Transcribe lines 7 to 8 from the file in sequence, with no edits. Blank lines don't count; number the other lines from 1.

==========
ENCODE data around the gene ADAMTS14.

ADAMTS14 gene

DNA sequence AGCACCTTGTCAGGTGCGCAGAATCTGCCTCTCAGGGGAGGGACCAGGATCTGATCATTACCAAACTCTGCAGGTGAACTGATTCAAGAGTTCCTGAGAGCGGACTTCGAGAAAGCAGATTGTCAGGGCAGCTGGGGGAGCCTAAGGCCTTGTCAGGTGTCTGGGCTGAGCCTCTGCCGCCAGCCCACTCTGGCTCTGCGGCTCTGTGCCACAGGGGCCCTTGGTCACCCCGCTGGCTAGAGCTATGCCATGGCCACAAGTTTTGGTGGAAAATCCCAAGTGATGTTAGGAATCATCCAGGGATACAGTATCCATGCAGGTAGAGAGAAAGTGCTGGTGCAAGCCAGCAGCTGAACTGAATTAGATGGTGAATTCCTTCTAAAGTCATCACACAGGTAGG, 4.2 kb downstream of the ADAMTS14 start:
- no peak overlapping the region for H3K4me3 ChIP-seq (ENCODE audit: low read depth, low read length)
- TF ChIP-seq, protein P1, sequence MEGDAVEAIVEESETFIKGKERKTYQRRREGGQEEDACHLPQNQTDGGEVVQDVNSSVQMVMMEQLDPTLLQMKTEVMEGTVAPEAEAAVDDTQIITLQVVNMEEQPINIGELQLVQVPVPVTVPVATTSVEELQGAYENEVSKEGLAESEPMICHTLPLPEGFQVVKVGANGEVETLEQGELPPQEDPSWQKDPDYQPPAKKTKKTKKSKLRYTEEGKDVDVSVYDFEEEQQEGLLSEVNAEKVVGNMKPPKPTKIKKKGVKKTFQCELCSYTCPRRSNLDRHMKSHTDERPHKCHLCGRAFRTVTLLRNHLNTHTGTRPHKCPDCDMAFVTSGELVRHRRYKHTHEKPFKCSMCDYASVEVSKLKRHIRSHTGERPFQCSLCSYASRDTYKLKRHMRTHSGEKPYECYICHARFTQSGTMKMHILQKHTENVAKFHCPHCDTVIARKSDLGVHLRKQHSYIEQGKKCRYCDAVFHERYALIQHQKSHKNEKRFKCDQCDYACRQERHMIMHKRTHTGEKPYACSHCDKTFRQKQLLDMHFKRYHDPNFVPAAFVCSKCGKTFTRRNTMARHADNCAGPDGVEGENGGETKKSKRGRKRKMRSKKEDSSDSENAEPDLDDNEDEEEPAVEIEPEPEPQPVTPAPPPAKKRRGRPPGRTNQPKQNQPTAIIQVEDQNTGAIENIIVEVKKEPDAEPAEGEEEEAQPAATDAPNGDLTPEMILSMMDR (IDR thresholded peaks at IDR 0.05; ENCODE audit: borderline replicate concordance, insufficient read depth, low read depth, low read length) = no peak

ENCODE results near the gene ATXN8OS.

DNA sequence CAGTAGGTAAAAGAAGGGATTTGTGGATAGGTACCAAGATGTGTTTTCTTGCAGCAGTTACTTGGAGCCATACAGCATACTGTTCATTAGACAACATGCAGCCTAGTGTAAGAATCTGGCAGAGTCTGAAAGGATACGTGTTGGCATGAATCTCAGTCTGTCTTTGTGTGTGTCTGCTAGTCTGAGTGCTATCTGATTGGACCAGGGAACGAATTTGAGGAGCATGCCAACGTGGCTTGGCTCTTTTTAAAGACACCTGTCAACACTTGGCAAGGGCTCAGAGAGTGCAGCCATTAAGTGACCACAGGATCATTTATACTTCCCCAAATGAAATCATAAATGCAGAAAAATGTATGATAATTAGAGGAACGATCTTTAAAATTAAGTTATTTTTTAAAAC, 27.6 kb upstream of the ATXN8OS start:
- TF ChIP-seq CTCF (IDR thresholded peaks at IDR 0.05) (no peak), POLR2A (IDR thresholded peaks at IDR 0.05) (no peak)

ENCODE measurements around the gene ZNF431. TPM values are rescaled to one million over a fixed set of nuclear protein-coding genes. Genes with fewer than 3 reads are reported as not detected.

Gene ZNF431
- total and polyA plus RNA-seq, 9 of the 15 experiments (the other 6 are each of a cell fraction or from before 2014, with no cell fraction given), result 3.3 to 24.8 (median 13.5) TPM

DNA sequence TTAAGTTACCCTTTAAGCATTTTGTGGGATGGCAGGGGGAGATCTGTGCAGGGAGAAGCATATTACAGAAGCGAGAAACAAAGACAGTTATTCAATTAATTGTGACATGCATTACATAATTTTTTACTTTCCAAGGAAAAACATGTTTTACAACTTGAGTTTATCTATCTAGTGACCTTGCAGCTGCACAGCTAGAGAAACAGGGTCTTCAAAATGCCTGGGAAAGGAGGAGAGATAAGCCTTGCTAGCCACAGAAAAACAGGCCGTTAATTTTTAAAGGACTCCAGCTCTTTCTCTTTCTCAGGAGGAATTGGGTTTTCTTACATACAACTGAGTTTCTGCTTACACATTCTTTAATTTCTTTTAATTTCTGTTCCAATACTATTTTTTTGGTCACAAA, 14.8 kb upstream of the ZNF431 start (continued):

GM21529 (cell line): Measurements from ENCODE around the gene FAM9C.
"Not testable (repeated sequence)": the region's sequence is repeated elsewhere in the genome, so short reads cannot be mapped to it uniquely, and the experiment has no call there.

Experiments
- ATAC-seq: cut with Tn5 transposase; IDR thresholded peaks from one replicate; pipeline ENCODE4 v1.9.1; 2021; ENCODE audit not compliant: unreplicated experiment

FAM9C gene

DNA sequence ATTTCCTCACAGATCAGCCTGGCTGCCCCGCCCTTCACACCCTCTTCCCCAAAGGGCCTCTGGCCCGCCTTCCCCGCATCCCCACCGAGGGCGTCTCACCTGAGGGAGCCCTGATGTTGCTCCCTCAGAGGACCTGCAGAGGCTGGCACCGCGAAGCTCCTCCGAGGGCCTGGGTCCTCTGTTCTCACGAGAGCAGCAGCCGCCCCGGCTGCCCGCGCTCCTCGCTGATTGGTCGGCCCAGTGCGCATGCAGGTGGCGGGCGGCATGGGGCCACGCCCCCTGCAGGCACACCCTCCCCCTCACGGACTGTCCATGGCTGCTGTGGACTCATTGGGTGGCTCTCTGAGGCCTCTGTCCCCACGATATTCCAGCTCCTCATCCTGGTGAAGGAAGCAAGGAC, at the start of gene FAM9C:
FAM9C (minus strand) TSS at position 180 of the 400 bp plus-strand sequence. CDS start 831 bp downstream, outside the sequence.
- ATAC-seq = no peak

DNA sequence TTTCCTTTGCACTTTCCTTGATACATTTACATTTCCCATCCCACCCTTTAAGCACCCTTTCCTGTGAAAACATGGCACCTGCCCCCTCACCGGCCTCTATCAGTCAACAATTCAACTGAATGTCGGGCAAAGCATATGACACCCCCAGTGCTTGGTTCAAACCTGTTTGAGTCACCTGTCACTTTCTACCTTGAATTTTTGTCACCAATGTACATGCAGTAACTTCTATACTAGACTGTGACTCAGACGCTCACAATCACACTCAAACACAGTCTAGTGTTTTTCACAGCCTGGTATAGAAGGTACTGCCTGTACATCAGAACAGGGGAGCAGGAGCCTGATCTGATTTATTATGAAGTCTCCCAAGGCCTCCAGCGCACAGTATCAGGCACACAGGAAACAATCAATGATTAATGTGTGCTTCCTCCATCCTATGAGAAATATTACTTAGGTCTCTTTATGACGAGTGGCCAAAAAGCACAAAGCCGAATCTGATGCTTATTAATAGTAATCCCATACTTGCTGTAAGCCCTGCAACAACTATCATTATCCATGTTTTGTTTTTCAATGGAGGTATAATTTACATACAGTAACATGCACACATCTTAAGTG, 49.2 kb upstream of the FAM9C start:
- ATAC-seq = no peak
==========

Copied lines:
DNA sequence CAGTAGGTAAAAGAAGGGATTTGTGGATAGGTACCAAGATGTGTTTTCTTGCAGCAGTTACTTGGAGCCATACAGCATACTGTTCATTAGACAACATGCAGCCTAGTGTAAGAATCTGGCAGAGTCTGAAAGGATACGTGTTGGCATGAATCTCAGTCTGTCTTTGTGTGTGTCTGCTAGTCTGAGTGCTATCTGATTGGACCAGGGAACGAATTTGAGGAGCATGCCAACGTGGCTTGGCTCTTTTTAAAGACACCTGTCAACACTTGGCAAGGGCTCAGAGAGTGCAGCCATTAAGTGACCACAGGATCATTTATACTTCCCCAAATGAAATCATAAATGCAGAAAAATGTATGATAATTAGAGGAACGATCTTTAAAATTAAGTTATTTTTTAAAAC, 27.6 kb upstream of the ATXN8OS start:
- TF ChIP-seq CTCF (IDR thresholded peaks at IDR 0.05) (no peak), POLR2A (IDR thresholded peaks at IDR 0.05) (no peak)